After spending much of the past three months cautiously planning a return to activity, the GAA will take the next steps towards emerging from the lockdown on Friday.
It’s expected that the Association’s ‘Return to Play’ roadmap will be agreed upon by the specially-formed Covid-19 Advisory Group before being ratified by GAA Management.
The Association may yet wait until Monday to make public its template, but it’s understood that their announcement will be in line with the Government’s latest restrictions update which has been pencilled in for 8 June.
The GAA’s plan will incorporate a gradual unrolling of restrictions and will be entirely dependent on Government advice and the ‘R’ (reproduction) rate of infection remaining low.
The roadmap will also give clubs and counties a chance to get used to the practicalities and implications involved, of which there will be many.
While Phase 2 won’t see much movement and will essentially centre around the opening of GAA walking tracks for groups of four people who live nearby, Phase 3 will see a significant progression.
At this stage it’s likely that Covid-19 supervisors or officers will have been appointed by GAA clubs who will prepare to see their pitches open on 29 June.
For the past few weeks, the GAA have seen a clamour in high-profile players and coaches seeking club gates to be open.
Understandably, however, they have been extremely cautious in their approach – and with good reason.
Their roadmap to a return to training and playing activity will place increased demands on club stalwarts and members, especially those who are appointed Covid-19 Supervisors.
At the start of the lockdown, when there were repeated calls for club gates to be opened, president John Horan said he was reluctant to place undue pressure on the volunteer element of the Association.
“We had to examine it and look at it closely,” he told The Sunday Game. “And there was a concept in it that people had to gather together in groups of four, but we felt that it couldn’t be marshalled by people in our clubs because our clubs are led by a load of good-quality volunteer people and to put the onus on volunteer people to make the decisions to police and organise training within our facilities, we just felt that would be too much on them.”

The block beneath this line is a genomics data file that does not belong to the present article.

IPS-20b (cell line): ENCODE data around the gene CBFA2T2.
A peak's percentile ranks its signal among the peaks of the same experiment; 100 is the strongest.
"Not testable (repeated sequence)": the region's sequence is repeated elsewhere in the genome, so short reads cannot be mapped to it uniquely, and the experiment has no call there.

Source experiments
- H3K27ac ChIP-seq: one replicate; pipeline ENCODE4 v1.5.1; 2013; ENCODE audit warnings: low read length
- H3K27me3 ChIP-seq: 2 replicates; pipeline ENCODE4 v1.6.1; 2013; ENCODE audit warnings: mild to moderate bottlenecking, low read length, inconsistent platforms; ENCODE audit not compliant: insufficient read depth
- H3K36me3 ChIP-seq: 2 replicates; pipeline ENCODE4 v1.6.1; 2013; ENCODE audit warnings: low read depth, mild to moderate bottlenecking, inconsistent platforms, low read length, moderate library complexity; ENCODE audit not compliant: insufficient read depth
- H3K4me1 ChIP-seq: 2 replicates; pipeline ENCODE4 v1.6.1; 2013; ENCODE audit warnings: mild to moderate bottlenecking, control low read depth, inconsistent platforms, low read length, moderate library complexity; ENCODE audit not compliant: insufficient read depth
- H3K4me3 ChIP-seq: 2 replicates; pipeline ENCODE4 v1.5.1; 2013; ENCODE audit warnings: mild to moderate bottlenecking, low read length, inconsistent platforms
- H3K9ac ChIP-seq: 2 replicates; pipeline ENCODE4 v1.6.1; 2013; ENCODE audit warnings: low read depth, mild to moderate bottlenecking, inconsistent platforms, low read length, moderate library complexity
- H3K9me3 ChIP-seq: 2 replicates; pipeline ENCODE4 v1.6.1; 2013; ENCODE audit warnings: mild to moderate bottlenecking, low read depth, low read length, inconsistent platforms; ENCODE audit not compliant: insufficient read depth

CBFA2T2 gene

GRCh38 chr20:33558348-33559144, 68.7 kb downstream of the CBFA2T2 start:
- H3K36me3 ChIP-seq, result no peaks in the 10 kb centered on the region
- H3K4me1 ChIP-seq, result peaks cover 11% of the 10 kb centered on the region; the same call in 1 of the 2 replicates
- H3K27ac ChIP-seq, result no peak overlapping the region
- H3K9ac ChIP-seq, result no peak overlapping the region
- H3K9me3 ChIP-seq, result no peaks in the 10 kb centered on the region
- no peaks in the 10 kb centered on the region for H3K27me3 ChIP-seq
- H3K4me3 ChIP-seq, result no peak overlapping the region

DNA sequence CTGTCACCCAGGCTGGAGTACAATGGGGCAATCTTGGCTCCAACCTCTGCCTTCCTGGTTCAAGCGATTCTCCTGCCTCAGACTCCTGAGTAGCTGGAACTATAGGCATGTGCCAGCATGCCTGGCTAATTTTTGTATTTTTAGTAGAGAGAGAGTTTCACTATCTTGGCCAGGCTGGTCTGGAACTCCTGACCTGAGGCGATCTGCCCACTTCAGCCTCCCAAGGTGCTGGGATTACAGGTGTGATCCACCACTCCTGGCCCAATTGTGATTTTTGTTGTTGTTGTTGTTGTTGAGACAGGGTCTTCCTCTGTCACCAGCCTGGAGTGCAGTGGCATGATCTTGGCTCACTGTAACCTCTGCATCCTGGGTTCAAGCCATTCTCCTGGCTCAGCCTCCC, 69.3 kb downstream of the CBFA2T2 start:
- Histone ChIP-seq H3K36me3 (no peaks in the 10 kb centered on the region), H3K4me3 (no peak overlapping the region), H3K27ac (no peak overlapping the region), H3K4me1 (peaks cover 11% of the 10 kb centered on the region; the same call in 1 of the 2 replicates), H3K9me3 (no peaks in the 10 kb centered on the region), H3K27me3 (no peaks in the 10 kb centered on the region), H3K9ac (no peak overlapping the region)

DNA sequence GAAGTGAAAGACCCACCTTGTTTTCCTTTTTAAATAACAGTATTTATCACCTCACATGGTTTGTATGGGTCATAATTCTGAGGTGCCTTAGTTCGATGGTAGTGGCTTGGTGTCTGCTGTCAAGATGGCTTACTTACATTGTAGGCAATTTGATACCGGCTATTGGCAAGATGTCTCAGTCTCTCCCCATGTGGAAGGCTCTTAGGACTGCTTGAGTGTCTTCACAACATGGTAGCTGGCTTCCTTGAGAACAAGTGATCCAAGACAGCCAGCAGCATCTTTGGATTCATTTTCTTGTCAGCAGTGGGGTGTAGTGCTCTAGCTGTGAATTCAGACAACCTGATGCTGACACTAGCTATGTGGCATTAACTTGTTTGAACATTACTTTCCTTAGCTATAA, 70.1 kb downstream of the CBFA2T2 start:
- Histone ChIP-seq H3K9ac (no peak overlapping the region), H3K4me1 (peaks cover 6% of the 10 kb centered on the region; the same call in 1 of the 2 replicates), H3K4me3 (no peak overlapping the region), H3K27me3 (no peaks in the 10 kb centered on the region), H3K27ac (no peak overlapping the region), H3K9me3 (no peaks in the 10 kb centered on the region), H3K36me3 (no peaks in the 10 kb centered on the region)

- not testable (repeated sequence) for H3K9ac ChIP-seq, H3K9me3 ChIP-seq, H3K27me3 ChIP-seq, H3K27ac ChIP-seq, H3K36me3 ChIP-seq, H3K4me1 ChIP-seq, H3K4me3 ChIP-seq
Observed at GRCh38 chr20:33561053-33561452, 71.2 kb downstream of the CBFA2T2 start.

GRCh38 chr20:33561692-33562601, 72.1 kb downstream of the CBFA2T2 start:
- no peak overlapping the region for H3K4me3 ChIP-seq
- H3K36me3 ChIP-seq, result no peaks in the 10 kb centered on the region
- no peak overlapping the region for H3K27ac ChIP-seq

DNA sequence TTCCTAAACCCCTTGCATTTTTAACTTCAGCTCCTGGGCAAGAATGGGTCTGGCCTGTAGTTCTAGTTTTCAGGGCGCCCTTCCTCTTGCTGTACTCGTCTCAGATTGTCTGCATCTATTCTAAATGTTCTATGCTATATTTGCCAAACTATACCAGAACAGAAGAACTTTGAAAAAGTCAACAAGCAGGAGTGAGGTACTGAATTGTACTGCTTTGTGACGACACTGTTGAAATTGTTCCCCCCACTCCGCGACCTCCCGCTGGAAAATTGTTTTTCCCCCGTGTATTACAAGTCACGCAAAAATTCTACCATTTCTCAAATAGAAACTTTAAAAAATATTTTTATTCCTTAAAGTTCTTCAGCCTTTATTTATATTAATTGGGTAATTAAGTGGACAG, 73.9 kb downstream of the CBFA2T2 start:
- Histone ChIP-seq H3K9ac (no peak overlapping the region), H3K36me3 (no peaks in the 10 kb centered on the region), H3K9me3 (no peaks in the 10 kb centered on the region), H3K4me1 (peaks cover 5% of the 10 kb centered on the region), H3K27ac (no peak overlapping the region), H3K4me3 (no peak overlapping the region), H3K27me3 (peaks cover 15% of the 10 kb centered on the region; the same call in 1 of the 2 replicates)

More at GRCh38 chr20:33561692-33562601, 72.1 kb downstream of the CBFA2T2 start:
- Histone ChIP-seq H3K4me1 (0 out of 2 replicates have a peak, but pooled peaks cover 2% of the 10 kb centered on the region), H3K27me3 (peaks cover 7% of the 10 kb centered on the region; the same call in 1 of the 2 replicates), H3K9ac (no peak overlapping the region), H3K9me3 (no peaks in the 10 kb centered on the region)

However, in recent weeks, the ‘R’ rate has fallen steadily and so too have the number of cases and admissions to ICU units. Other sporting bodies are well progressed in outlining their return to action, and, last weekend, Horan suggested that social distancing of two metres was the principal remaining hurdle they had to overcome.
In the past week alone, however, there have been calls for the distance of two metres to be reduced.
Meanwhile, there has also been huge optimism within the GAA and around the country that activity of some shape can slowly resume with county boards planning revised and compacted Championships which could start at the end of July.
This now looks likely to happen – provided it is safe to do so – but the re-emergence from lockdown will bring with it several demands.
Clubs are already under pressure to cope with loss of gate receipts, sponsorship, lotto and other funds, which, apart from health priorities, is part of the reason that Croke Park has not sanctioned any activity on GAA premises.
In the coming weeks, though, clubs will also have to ensure their facilities display proper signage around best practices and social distancing until contact training is allowed.
Sanitisers will have to be placed around each premises.
Equipment will have to be washed and sterilised after each session.
Players at all levels, from adult to juvenile, will be allowed return to train from this point onwards, but it looks likely that extra coaches and mentors will be needed as squads will be split into small groups.
In addition, there will be a serious amount of administrative work to be undertaken.
Players of underage parents will have to give their consent to their children returning to any activity, while temperature checks will be needed too to monitor all members involved.
Contract tracing will also be a necessity as will the overall policing of activity on GAA facilities.
These practices will require a huge effort from members, coaches and volunteers around the country and, in time, similar demands will be placed on those involved with inter-county teams.
For now, those are the key essentials in ensuring a safe return to training and, in time, competition.